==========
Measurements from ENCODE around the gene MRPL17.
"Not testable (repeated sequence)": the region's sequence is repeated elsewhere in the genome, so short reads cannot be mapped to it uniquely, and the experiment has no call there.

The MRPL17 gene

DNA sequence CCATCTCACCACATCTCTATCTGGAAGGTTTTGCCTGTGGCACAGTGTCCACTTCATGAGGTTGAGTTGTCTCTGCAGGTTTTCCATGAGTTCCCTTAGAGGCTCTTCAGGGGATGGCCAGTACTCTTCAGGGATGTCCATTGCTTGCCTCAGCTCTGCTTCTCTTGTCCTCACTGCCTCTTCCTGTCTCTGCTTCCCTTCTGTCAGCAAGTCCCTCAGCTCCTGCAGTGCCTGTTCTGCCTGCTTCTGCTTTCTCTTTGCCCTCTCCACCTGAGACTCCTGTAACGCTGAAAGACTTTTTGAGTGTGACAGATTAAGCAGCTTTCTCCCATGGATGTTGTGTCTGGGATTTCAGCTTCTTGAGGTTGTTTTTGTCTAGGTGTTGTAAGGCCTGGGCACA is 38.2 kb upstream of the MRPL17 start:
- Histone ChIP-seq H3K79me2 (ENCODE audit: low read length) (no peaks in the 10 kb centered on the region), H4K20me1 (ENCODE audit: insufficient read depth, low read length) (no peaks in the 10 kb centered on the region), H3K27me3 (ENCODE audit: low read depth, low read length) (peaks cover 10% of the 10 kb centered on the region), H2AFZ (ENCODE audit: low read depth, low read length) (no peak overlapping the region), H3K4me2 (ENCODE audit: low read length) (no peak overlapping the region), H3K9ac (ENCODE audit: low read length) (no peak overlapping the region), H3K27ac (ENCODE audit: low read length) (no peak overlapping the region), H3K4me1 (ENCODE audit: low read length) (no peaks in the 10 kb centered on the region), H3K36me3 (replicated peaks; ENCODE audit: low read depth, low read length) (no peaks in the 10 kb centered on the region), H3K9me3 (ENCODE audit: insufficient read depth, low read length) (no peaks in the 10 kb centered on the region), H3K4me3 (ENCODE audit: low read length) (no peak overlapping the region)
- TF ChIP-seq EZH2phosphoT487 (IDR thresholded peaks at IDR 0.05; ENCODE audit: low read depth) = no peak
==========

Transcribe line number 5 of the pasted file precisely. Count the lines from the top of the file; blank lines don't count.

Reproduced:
- Histone ChIP-seq H3K79me2 (ENCODE audit: low read length) (no peaks in the 10 kb centered on the region), H4K20me1 (ENCODE audit: insufficient read depth, low read length) (no peaks in the 10 kb centered on the region), H3K27me3 (ENCODE audit: low read depth, low read length) (peaks cover 10% of the 10 kb centered on the region), H2AFZ (ENCODE audit: low read depth, low read length) (no peak overlapping the region), H3K4me2 (ENCODE audit: low read length) (no peak overlapping the region), H3K9ac (ENCODE audit: low read length) (no peak overlapping the region), H3K27ac (ENCODE audit: low read length) (no peak overlapping the region), H3K4me1 (ENCODE audit: low read length) (no peaks in the 10 kb centered on the region), H3K36me3 (replicated peaks; ENCODE audit: low read depth, low read length) (no peaks in the 10 kb centered on the region), H3K9me3 (ENCODE audit: insufficient read depth, low read length) (no peaks in the 10 kb centered on the region), H3K4me3 (ENCODE audit: low read length) (no peak overlapping the region)